Living abroad as an expat worker, international student or immigrant has its ups and downs, pros and cons. There are moments when you experience the highest of highs and feel like you never want to go back, and others when you experience the lowest of lows and feel like returning ‘home’ is the only way you’ll survive another day.
Living away from your primary influences of culture, family, friends and all things familiar can be exhilaratingly freeing, yet it can also be scary, confusing and frustrating. Finding the balance between these two extremes can be difficult, yet for some people, it is the extremes themselves that make living abroad so enticing – the emotional thrills and spills can be addictive!
I’ve lived in Asia and now Africa, and for me, becoming conscious of where I am in my culture shock journey and becoming more aware of my own thought patterns and defense mechanisms helps keep me in balance. As someone who actually loves the highs and lows, I thought I’d share my top 5 favourite things about making my home away from home.
My Top 5 Things about Living Abroad:
1. Redefining one’s sense of self.
Our identity is made up of a continuum of influences: culture, family, friends, media, etc. We come to know ourselves through the lenses of those around us, but when we move away from these familiar mirrors who reflect us in a comfortable context and enter a new world, we are also able to see ourselves through new lenses. As challenging as it is to suddenly see oneself through the eyes of someone who does not necessarily share our values, beliefs, norms, etc., it also forces us to grow beyond our preconceived identity. We have a chance to expand and explore new and often hidden sides of ourselves that perhaps our home culture had not allowed us to discover. Carl Jung refers to the “shadow”, and “shadow work” is a necessary part of becoming conscious; to me, living abroad and being shown an alternate reflection of oneself via a new cultural mirror is a very interesting way to engage in this kind of psychological and spiritual development.
2. Shedding Skin
Through the process of finding new sides of ourselves, we automatically begin to shed other aspects of ourselves that no longer fit the new paradigm in which we live. Old beliefs and values may conflict with the new, and even though it may be frustrating and challenging to our traditional ways of thinking, we may eventually realize that we were hanging on to things that were preventing us from more fully experiencing our humanity as global, not national, citizens. In a true world without borders, losing our old notions of truth and ‘right’ can be especially beneficial. Living abroad certainly contributes to emotional weight loss.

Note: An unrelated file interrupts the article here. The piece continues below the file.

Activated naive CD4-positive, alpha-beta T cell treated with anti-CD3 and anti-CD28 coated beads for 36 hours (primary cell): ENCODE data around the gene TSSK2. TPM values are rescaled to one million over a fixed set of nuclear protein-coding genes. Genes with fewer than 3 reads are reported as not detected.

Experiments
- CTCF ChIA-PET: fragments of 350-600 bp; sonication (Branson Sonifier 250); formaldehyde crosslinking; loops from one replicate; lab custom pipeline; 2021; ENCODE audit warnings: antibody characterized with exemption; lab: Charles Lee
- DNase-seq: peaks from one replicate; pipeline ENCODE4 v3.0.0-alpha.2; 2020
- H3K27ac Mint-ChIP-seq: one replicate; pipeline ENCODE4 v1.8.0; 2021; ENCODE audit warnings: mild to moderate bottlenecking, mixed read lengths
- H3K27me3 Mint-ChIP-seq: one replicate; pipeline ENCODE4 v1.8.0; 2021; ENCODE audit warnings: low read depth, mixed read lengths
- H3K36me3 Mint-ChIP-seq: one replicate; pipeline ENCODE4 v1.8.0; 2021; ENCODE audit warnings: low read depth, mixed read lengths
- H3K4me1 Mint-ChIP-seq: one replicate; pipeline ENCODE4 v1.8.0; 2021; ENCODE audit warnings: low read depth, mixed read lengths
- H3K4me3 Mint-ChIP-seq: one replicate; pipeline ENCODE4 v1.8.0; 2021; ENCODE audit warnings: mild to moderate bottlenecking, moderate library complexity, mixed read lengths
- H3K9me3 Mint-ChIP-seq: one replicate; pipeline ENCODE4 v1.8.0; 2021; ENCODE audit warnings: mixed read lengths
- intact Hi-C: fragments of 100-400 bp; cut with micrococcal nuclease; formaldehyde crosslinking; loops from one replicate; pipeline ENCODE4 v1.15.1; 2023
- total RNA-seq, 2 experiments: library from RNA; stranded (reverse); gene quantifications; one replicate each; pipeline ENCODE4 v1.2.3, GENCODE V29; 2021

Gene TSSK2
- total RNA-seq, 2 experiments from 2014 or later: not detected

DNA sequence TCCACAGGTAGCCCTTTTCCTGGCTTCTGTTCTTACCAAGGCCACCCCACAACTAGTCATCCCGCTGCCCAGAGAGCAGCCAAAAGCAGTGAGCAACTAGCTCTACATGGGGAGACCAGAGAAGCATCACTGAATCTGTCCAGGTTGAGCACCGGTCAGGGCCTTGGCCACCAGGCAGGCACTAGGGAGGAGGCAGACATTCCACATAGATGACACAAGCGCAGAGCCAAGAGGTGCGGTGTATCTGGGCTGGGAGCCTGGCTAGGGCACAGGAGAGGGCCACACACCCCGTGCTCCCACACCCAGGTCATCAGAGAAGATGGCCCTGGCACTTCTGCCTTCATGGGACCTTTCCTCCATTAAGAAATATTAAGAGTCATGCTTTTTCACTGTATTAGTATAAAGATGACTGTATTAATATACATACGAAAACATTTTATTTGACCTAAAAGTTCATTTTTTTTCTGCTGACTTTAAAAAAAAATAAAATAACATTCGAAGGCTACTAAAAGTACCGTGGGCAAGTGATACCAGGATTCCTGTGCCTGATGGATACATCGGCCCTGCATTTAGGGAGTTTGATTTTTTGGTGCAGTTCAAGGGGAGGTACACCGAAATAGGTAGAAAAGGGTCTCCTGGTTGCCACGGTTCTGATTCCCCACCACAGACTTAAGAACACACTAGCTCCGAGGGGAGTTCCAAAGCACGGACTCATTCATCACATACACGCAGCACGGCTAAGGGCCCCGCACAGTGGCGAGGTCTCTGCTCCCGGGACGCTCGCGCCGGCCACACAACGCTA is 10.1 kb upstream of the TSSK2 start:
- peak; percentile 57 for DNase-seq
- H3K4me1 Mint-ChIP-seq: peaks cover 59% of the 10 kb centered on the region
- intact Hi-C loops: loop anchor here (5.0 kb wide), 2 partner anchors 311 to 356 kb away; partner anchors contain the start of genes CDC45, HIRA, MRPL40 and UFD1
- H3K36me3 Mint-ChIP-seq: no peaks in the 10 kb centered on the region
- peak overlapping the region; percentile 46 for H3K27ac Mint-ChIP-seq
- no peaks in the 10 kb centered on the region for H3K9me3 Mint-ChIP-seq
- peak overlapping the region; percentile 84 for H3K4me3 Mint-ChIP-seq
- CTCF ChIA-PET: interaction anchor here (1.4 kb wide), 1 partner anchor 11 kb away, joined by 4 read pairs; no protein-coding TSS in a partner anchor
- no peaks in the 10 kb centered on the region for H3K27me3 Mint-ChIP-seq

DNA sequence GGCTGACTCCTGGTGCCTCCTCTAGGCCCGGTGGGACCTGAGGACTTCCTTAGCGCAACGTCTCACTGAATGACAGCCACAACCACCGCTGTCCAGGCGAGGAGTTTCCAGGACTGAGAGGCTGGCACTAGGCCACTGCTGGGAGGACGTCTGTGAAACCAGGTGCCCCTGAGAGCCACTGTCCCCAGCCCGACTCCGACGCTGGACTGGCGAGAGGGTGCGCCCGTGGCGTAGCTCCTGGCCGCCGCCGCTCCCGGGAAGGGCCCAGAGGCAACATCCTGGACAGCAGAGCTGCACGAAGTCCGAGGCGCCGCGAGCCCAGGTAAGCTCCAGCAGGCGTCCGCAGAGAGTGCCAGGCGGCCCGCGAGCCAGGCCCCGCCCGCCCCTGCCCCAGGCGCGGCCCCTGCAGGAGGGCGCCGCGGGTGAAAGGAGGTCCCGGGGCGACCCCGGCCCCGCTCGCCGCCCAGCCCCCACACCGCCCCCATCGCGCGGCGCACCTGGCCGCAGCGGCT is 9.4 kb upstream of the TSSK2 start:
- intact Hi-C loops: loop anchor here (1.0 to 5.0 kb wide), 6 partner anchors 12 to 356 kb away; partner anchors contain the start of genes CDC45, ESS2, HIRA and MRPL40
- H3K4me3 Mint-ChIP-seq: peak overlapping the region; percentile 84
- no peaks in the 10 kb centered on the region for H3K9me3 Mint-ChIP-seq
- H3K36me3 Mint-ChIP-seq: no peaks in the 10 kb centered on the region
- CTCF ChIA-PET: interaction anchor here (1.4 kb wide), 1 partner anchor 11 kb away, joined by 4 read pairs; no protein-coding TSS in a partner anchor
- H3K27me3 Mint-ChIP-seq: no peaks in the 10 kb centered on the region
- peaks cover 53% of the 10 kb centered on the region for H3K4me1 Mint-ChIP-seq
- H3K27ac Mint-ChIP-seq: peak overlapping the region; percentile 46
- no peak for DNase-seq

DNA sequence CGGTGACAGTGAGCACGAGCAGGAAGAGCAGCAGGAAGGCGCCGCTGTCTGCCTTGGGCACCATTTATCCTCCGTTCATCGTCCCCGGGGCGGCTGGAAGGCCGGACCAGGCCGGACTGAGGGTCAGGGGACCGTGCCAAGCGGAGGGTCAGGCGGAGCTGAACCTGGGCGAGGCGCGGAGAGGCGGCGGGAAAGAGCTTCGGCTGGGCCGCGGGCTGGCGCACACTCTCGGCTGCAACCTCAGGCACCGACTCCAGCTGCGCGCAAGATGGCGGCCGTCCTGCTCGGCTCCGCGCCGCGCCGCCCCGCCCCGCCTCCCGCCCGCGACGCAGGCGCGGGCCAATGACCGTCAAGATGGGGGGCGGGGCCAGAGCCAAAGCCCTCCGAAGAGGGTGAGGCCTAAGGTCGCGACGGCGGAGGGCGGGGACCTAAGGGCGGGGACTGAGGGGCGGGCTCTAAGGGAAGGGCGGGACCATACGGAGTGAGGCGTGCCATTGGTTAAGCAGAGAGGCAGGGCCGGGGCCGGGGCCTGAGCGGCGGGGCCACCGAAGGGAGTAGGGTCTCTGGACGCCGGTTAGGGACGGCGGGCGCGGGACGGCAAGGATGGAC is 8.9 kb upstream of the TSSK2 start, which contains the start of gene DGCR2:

3. Expanding one’s horizons
The world is a massive place filled with endless variety and opportunity. Unless one actively makes an effort to explore this world, however, it’s becoming increasingly easier to remain static and stagnate in the familiar. With computers and technology to fill our minds and time, we move less and less and our level of engagement with the outer world deteriorates more and more. Without the stimulation of new ideas, new people, new environments and new energy, we lose our humanity and become inert. Living abroad revitalizes our senses and reminds us of what it truly means to live and experience the world in all its glory. New sights, smells, tastes, sounds, textures…it all contributes to feeling ALIVE.
4. Entrepreneurial vision.
When we live in the same place for long periods of time, we grow accustomed to what we know and we stop looking for new ways of engaging with our surroundings. We go to our jobs day after day, and life hums along without much change. However, moving to a new environment forces us to explore our surroundings, and we necessarily view our environment in a more objective way. Expats and immigrants are often able to see opportunities in a new culture that the locals cannot – the immigrant’s perspective often identifies gaps that can be filled by creative new talent, and new ventures often tap into those previously hidden aspects of the expat’s personality. It is very common for expats to become entrepreneurs in their new countries, even when they previously had no interest in and/or experience in business. Part of this may be due to lack of employment opportunities, but often it results from needing to navigate a new world with a new set of lenses
5. New perspective of home
Just as taking time and space away from a relationship often leads to new discoveries and a renewed interest or passion upon being reunited, living abroad allows one to develop a more objective sense of one’s home country after taking some time and space and being exposed to new influences and perspectives. We may start appreciating our home more, or we may actually stop idealizing home and begin to see it for what it truly is, warts and all. Whichever way it works, the result is generally a clearer and more objective understanding of the place where we come from, which can ultimately help us understand ourselves more clearly too.
I’m curious to hear other people’s favourite things about living abroad or what you look forward to when you finally make your move – please feel free to share your thoughts.